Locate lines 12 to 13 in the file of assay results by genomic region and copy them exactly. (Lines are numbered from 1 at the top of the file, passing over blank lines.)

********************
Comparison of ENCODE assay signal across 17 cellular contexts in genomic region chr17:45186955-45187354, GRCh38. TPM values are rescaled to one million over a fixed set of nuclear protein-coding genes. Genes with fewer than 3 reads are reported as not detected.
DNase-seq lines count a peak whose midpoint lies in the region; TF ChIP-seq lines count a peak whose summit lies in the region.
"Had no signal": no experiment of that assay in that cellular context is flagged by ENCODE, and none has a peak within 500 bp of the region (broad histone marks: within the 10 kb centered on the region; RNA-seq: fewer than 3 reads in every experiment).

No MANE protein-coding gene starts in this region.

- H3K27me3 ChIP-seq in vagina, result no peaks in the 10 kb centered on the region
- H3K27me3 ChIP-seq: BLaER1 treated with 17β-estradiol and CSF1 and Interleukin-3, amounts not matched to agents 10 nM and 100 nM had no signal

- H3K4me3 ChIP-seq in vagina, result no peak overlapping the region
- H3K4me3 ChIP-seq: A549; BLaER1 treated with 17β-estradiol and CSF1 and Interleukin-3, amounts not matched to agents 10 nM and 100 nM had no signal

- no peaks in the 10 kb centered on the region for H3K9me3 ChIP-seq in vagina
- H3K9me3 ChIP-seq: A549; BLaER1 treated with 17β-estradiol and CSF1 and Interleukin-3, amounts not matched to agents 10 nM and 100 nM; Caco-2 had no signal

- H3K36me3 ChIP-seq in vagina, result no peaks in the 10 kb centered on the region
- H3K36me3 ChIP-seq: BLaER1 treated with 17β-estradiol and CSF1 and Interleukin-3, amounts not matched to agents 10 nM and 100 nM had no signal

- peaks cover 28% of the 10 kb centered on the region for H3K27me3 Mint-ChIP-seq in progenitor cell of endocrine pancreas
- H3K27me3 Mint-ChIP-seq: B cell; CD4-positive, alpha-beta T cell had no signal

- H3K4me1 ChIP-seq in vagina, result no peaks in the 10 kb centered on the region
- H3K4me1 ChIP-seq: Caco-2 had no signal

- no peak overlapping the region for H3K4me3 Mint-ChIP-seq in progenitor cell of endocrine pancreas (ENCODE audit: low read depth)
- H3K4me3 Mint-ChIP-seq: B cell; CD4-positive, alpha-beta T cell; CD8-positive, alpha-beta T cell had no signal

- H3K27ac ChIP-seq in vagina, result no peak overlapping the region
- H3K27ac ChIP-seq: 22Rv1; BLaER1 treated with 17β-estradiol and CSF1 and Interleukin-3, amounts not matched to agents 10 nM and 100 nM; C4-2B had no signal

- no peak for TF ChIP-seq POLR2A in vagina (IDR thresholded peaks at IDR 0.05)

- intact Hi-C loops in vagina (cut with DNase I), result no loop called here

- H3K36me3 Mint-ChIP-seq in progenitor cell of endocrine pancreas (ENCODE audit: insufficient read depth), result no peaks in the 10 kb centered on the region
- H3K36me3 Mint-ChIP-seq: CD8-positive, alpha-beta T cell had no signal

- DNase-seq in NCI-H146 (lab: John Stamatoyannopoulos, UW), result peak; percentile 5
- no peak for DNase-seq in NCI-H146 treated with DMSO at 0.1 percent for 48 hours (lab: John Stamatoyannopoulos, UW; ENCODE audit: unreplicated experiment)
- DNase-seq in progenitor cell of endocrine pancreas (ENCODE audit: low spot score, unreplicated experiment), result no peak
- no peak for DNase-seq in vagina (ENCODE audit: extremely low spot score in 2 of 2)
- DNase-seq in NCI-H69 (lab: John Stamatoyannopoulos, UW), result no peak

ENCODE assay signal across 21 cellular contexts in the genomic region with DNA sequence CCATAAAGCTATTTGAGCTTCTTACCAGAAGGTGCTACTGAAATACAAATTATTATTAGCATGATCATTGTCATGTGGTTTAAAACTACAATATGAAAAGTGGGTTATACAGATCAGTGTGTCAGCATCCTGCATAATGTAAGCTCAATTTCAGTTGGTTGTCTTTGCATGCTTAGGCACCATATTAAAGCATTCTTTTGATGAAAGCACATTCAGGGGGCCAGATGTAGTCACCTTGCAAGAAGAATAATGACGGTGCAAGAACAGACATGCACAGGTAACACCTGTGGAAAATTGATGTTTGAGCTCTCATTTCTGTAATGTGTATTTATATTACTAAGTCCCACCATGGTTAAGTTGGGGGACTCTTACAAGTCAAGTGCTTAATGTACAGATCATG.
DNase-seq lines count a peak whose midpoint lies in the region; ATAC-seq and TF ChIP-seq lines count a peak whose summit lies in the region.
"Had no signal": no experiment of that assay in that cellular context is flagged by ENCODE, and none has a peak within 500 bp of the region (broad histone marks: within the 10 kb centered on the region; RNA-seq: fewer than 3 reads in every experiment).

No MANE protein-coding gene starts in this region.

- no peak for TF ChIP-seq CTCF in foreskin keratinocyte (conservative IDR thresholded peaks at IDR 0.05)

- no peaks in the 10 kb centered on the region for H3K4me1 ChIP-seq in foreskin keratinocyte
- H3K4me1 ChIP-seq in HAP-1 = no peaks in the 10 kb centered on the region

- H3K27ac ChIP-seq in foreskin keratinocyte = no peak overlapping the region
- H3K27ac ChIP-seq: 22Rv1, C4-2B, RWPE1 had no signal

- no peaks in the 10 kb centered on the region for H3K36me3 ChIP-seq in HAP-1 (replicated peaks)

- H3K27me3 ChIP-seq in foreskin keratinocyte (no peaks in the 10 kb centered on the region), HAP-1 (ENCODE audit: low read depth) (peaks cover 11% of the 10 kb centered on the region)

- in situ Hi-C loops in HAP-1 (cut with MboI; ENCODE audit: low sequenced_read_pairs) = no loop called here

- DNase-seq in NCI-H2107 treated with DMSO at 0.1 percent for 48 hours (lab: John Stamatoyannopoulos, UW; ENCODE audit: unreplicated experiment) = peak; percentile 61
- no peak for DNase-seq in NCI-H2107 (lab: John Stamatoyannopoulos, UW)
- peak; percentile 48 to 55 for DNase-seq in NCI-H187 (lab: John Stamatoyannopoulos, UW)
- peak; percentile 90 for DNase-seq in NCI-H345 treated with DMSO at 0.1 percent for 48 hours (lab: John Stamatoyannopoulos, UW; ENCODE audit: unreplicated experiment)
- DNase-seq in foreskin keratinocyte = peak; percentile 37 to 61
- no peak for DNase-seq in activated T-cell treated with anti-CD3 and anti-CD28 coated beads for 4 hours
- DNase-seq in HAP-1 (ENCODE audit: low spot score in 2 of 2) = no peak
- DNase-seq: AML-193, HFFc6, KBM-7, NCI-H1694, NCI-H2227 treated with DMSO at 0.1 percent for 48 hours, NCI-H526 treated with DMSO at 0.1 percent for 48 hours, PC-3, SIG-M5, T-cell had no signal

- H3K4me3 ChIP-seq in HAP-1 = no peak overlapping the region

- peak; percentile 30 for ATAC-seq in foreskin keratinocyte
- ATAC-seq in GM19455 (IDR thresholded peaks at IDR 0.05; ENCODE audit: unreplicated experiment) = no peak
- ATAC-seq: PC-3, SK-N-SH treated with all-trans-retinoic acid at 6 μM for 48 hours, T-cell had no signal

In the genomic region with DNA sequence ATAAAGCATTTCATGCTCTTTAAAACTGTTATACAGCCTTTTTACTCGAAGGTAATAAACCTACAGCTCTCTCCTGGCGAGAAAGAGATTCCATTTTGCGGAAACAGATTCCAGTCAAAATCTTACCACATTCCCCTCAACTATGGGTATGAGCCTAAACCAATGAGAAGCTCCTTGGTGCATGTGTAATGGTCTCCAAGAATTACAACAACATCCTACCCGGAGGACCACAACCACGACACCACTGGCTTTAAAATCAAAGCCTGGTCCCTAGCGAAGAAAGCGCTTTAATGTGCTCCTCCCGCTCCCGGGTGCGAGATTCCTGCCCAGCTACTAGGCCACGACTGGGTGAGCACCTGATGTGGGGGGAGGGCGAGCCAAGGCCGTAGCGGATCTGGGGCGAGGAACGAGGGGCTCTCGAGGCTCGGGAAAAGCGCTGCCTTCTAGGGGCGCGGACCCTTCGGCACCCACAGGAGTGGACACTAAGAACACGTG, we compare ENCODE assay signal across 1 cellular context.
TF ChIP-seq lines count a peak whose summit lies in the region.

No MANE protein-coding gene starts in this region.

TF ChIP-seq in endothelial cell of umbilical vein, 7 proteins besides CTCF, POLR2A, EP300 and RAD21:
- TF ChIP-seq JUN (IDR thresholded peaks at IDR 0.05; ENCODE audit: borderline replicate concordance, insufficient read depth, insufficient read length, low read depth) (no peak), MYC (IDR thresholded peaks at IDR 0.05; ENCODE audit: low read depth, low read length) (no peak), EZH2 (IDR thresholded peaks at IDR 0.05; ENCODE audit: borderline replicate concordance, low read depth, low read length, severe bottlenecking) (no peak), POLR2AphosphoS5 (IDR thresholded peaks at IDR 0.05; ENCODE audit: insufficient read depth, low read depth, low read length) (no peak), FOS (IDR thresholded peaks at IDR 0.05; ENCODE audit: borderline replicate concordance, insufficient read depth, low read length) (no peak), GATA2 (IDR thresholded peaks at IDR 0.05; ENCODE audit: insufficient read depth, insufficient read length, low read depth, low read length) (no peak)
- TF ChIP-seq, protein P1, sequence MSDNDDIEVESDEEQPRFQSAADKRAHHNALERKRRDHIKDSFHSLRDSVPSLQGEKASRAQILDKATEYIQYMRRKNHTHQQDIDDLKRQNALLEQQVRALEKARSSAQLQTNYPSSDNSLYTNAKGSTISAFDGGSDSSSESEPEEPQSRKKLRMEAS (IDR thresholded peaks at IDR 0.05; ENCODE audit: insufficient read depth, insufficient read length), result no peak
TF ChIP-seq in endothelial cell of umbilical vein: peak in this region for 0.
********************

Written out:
- H3K36me3 ChIP-seq: BLaER1 treated with 17β-estradiol and CSF1 and Interleukin-3, amounts not matched to agents 10 nM and 100 nM had no signal

- peaks cover 28% of the 10 kb centered on the region for H3K27me3 Mint-ChIP-seq in progenitor cell of endocrine pancreas